New Law Aims To Train Suicide Awareness, Prevention At Schools - - No One Gets You Closer

New Law Aims To Train Suicide Awareness, Prevention At Schools

ARDMORE, OK -- The Oklahoma State Health Department says the state's suicide rate has risen 20 percent from 2004 to 2010.      

A measure recently signed by Governor Mary Fallin would authorize suicide prevention training in schools to try and curb the increase.

Ardmore Public Schools Superintendent Sonny Bates knows first hand the devastating effect a suicide has on a school district and community.

"I have seen what suicides can do," said Bates. "It actually not only slows the school down but it slows academic growth as well."

The state health department says 111 people in Oklahoma from ages 10 to 24 died by their own hands in 2012.

That's up from 91 from the year before.

"Suicides are a concern for every school administrator and it's a problem everywhere," said Kim Holland, Ardmore High School principal.

Ardmore school officials say they have continuous training and emergency plans in place to prevent suicides and believe House Bill 1623 will help even more.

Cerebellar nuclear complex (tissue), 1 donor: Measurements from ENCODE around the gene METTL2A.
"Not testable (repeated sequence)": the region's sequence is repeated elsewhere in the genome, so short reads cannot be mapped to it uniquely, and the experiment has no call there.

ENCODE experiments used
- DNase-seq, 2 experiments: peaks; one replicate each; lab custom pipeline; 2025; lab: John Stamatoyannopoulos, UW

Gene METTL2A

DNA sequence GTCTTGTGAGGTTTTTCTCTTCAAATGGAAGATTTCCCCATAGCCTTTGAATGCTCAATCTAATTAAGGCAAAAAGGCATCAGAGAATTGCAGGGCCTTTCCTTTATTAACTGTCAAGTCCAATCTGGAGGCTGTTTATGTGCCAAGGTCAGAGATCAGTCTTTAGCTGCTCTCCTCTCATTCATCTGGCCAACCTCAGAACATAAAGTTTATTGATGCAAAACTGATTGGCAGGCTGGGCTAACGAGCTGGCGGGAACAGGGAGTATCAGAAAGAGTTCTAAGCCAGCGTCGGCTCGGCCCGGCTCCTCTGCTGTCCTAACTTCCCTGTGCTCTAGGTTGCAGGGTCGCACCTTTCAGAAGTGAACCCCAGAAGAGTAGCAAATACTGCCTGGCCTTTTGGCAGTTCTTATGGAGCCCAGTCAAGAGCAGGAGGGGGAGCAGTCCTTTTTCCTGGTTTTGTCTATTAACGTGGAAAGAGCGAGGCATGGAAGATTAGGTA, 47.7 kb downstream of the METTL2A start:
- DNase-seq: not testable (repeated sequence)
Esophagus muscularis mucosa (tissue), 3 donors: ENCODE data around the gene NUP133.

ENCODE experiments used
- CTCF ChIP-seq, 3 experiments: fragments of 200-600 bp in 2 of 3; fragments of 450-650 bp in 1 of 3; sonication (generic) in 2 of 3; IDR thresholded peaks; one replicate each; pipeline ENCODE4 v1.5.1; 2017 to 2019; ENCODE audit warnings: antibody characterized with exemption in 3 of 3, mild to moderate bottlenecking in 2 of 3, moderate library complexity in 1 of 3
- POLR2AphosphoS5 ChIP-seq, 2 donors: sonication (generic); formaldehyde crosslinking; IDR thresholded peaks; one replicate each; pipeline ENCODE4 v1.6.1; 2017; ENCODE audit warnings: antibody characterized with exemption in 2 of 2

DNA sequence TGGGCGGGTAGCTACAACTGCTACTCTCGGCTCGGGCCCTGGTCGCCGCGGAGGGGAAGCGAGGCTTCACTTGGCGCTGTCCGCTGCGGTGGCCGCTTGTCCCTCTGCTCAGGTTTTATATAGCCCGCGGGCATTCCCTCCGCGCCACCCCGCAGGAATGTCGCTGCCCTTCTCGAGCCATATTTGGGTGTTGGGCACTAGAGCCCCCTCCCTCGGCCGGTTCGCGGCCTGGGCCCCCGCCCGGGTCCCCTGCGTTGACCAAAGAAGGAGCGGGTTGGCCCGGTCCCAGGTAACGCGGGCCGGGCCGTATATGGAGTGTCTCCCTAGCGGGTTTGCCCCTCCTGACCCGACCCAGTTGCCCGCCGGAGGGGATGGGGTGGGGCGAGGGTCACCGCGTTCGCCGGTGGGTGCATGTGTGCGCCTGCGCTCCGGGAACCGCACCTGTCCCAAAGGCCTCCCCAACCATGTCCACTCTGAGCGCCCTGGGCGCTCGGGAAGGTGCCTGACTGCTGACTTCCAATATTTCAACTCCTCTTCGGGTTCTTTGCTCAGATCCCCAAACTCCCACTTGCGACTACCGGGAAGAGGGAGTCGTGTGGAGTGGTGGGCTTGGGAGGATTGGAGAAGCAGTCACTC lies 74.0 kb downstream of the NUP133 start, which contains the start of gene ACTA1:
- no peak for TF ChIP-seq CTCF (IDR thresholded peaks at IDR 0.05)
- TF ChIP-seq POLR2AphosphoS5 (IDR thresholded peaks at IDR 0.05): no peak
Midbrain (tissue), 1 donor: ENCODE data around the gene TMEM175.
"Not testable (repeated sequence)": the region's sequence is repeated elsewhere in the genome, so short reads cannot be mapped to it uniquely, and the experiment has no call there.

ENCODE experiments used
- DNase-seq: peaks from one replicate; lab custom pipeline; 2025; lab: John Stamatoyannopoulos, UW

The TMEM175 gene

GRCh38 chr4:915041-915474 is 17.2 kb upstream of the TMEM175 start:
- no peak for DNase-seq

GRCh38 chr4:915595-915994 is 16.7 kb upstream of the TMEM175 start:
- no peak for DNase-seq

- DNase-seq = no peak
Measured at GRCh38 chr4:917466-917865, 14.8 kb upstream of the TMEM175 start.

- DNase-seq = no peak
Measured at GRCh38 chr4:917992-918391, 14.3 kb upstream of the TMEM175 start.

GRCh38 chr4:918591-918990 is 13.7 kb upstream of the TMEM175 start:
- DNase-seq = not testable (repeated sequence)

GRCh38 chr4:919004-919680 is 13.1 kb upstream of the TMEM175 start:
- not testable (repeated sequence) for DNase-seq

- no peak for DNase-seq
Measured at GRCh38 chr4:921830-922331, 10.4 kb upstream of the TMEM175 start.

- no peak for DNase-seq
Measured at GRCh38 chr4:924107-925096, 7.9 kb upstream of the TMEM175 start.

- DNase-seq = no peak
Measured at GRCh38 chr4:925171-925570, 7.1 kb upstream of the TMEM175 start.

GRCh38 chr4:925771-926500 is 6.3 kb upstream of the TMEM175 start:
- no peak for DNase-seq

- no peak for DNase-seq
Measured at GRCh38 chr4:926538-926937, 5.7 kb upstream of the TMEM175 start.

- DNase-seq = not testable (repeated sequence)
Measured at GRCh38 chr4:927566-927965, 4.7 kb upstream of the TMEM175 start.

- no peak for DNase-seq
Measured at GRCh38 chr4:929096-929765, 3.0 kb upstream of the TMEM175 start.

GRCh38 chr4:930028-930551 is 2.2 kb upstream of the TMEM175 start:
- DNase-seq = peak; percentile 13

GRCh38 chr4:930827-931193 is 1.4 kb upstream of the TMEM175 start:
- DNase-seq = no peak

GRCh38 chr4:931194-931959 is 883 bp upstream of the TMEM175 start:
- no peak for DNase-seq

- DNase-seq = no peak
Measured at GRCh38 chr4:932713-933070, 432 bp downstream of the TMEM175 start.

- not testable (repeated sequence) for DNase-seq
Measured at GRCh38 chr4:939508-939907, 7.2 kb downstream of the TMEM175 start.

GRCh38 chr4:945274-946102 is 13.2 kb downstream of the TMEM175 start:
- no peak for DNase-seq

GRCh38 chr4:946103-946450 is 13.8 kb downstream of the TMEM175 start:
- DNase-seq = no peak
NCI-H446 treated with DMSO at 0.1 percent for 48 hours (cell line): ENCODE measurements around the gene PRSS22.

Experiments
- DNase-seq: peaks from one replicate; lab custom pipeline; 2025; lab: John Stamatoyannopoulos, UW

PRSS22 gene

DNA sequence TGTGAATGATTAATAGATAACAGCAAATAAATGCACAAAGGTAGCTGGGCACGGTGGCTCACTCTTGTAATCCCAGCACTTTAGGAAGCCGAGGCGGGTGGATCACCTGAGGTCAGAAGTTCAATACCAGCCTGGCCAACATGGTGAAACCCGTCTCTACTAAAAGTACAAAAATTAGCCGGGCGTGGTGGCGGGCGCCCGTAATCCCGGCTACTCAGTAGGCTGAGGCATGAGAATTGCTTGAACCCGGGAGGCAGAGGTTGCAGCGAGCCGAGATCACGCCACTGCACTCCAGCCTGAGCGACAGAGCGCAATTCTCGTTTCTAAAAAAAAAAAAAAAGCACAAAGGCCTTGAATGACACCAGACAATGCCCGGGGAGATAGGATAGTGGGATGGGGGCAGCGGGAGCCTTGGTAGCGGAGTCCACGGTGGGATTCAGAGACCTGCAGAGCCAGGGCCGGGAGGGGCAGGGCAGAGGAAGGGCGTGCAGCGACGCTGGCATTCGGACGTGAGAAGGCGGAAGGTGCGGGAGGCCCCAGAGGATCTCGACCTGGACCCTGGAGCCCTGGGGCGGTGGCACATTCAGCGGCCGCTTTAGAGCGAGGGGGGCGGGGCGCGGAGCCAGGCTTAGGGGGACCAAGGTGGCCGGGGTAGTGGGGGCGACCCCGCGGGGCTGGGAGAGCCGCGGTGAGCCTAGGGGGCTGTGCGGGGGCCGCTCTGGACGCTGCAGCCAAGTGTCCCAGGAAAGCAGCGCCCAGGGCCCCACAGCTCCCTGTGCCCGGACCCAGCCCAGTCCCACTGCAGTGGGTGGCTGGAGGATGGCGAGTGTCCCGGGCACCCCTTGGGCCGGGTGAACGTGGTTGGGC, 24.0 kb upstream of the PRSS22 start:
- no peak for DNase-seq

The newly signed law is designed to provide training for teachers to recognize the danger signals and prevent suicide in grades 7 through 12.

Administrators at Ardmore Public Schools say a key component to the new piece of legislation is the inclusion of students in that training as well.

"Because a lot of times kids can identify these signs whether it's bullying or potential suicide quicker than the adults can," said Holland.

"Having kids on board is very vital," said Bates.

State Representative Kay Floyd, who authored the bill, says school districts will be offered to choose from a list of suicide awareness and prevention training programs before the start of next school year.

"The programs have already been developed by the Department of Mental Health," said Floyd. "It's a district by district call."

Bates says Ardmore schools will consider adopting a program over the summer.

Representative Floyd says Oklahoma has the 13th highest suicide rate per capita in the nation.
By comparison Texas ranks 41st.